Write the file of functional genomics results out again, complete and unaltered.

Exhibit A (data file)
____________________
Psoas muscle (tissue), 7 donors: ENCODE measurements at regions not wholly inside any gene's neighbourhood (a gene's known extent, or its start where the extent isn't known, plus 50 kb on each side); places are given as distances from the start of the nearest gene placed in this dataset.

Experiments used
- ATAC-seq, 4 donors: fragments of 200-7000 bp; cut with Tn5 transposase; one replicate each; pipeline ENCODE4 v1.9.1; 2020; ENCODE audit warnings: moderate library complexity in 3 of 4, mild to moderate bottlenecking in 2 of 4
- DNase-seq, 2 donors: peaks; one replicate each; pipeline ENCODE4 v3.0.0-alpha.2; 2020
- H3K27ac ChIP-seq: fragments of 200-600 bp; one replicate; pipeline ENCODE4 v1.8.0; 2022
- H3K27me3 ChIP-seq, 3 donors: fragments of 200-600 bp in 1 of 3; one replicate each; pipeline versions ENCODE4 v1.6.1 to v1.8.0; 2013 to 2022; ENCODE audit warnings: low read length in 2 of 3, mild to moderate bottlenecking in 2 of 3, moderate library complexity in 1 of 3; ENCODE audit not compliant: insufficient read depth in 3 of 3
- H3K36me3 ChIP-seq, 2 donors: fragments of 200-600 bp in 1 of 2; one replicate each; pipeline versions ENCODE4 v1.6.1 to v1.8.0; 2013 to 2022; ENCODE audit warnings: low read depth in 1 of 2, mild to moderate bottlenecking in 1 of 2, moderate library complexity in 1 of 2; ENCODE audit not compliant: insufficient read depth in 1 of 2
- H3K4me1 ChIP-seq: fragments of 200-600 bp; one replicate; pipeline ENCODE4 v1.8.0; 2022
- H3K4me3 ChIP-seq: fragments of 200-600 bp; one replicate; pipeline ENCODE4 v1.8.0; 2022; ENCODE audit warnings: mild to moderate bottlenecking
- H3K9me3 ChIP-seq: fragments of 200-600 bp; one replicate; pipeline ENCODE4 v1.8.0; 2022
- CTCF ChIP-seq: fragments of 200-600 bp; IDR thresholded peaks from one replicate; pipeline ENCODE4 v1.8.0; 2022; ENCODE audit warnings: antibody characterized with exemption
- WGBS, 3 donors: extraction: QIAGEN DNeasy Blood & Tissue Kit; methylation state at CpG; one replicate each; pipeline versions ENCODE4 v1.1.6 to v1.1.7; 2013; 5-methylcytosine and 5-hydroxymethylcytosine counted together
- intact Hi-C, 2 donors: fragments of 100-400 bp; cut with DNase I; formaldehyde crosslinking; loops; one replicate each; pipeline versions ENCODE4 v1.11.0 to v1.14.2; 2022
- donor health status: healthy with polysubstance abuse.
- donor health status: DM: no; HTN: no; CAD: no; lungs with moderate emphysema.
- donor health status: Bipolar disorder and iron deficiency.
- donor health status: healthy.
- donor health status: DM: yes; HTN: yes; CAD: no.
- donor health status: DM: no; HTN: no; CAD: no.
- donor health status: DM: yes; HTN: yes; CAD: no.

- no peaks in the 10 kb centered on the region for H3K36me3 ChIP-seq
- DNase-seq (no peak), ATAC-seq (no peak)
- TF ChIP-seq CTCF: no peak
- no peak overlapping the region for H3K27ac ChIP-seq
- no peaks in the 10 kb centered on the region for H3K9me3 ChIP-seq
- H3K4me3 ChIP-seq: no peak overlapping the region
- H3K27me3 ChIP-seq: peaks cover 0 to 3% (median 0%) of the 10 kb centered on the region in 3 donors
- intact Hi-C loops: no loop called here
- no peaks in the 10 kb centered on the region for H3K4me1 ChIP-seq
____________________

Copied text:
Psoas muscle (tissue), 7 donors: ENCODE measurements at regions not wholly inside any gene's neighbourhood (a gene's known extent, or its start where the extent isn't known, plus 50 kb on each side); places are given as distances from the start of the nearest gene placed in this dataset.

Experiments used
- ATAC-seq, 4 donors: fragments of 200-7000 bp; cut with Tn5 transposase; one replicate each; pipeline ENCODE4 v1.9.1; 2020; ENCODE audit warnings: moderate library complexity in 3 of 4, mild to moderate bottlenecking in 2 of 4
- DNase-seq, 2 donors: peaks; one replicate each; pipeline ENCODE4 v3.0.0-alpha.2; 2020
- H3K27ac ChIP-seq: fragments of 200-600 bp; one replicate; pipeline ENCODE4 v1.8.0; 2022
- H3K27me3 ChIP-seq, 3 donors: fragments of 200-600 bp in 1 of 3; one replicate each; pipeline versions ENCODE4 v1.6.1 to v1.8.0; 2013 to 2022; ENCODE audit warnings: low read length in 2 of 3, mild to moderate bottlenecking in 2 of 3, moderate library complexity in 1 of 3; ENCODE audit not compliant: insufficient read depth in 3 of 3
- H3K36me3 ChIP-seq, 2 donors: fragments of 200-600 bp in 1 of 2; one replicate each; pipeline versions ENCODE4 v1.6.1 to v1.8.0; 2013 to 2022; ENCODE audit warnings: low read depth in 1 of 2, mild to moderate bottlenecking in 1 of 2, moderate library complexity in 1 of 2; ENCODE audit not compliant: insufficient read depth in 1 of 2
- H3K4me1 ChIP-seq: fragments of 200-600 bp; one replicate; pipeline ENCODE4 v1.8.0; 2022
- H3K4me3 ChIP-seq: fragments of 200-600 bp; one replicate; pipeline ENCODE4 v1.8.0; 2022; ENCODE audit warnings: mild to moderate bottlenecking
- H3K9me3 ChIP-seq: fragments of 200-600 bp; one replicate; pipeline ENCODE4 v1.8.0; 2022
- CTCF ChIP-seq: fragments of 200-600 bp; IDR thresholded peaks from one replicate; pipeline ENCODE4 v1.8.0; 2022; ENCODE audit warnings: antibody characterized with exemption
- WGBS, 3 donors: extraction: QIAGEN DNeasy Blood & Tissue Kit; methylation state at CpG; one replicate each; pipeline versions ENCODE4 v1.1.6 to v1.1.7; 2013; 5-methylcytosine and 5-hydroxymethylcytosine counted together
- intact Hi-C, 2 donors: fragments of 100-400 bp; cut with DNase I; formaldehyde crosslinking; loops; one replicate each; pipeline versions ENCODE4 v1.11.0 to v1.14.2; 2022
- donor health status: healthy with polysubstance abuse.
- donor health status: DM: no; HTN: no; CAD: no; lungs with moderate emphysema.
- donor health status: Bipolar disorder and iron deficiency.
- donor health status: healthy.
- donor health status: DM: yes; HTN: yes; CAD: no.
- donor health status: DM: no; HTN: no; CAD: no.
- donor health status: DM: yes; HTN: yes; CAD: no.

- no peaks in the 10 kb centered on the region for H3K36me3 ChIP-seq
- DNase-seq (no peak), ATAC-seq (no peak)
- TF ChIP-seq CTCF: no peak
- no peak overlapping the region for H3K27ac ChIP-seq
- no peaks in the 10 kb centered on the region for H3K9me3 ChIP-seq
- H3K4me3 ChIP-seq: no peak overlapping the region
- H3K27me3 ChIP-seq: peaks cover 0 to 3% (median 0%) of the 10 kb centered on the region in 3 donors
- intact Hi-C loops: no loop called here
- no peaks in the 10 kb centered on the region for H3K4me1 ChIP-seq